The impending end of Windows Server 2003 support from Microsoft has helped sports shoe specialist Vivobarefoot to embark on a cloud migration path that is having considerable benefits at its offices in London and China.
It is now under three months to the end of Windows Server 2003, but Vivobarefoot embarked on a strategy to move away from the platform last year, enlisting the support of IT consultancy Netstar for help with the project.
The move prompted a complete update of the firm’s IT use, as head of operations Damian Peat (pictured) explained to V3.
“We were previously working with some pretty archaic systems. We had three servers in our basement all running Windows Server 2003 and backed up to tape, and I would worry a lot about the chance of something not working,” he said.
As part of the decision to move from Window Server 2003, Vivobarefoot turned to the cloud and Office 365. Primarily, this was for email, but the company is now using other Microsoft tools in the cloud as part of this suite.
This is especially beneficial as Vivobarefoot had a mixed estate of machines - Windows PCs and Macs - and numerous smartphones as part of a bring your own device policy.
“Having everyone on the same version of Office, Outlook, Excel, is a real benefit and makes life a lot easier,” Peat added.
Peat also explained how embracing the cloud has made life much easier for staff in China, especially when trying to coordinate shared data with workers at the London office.
“One of the big things was to get something that would work well here and in China. Gmail was used by the team in China, for example, but it was very sporadic and sometimes wouldn’t be available,” he said.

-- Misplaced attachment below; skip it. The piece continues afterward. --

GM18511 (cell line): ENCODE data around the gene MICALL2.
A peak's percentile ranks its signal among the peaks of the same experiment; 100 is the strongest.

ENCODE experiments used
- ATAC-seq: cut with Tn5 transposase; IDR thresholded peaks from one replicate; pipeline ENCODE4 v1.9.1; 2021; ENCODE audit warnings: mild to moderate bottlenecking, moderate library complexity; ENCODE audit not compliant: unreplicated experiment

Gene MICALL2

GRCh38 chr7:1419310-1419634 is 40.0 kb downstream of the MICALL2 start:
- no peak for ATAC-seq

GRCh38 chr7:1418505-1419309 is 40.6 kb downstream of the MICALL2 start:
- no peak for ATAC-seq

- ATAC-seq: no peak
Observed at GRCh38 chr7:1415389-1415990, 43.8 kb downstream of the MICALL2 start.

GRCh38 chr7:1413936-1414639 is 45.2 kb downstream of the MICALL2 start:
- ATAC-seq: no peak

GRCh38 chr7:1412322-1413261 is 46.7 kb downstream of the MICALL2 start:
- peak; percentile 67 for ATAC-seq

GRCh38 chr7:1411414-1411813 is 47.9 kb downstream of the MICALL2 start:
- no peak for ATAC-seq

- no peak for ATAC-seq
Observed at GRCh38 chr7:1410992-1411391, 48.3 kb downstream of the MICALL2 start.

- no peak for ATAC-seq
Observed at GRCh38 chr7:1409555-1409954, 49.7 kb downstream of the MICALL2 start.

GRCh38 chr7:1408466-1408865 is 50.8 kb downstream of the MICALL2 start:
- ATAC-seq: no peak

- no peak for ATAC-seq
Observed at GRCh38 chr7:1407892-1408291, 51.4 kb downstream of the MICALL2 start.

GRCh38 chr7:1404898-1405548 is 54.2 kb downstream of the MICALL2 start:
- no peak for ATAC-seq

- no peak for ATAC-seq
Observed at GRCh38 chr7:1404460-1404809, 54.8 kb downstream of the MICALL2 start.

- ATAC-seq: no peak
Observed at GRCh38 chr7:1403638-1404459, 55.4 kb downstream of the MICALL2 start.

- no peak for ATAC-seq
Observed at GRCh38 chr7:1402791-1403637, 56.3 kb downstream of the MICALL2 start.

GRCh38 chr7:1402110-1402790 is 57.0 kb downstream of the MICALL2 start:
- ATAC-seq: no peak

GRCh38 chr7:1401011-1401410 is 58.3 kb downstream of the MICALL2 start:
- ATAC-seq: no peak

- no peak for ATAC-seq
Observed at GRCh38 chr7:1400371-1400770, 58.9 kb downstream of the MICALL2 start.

“With Office 365, though, we can ensure everyone can see the same documents and access them whenever they need, which is really beneficial.”
Peat explained that there were often major problems when trying to work from documents hosted on the company’s servers in London, as the slow internet connections meant that staff were not always working from the same data.
“You had the London head of logistics and the China head of logistics updating documents with new information, only to discover that it hadn’t synced so they’d been looking at the wrong numbers and had to start all over again,” Peat said.
“Now, they are using OneDrive for Business and they know that when they update information it is saved and synced automatically, which is a real bonus.”
Peat explained that the migration from on-premise servers to cloud-based software and systems had encouraged the company to seek other forms of cloud systems to use, such as for enterprise resource planning.
However, he said that one remaining challenge is that the office is not served by very good broadband, despite being in Farringdon in central London.
As a result the company had to undertake "considerable testing" to ensure that its infrastructure could handle yet more resources in the cloud.
“It’s ridiculous that we are based in the heart of the city and can’t get good internet,” he added.
Nonetheless, given the success of the move to Office 365, it seems that Vivobarefoot, like others such as Peterborough City Council and Eurostar, are all turning to the cloud as a way to boost business efficiency.
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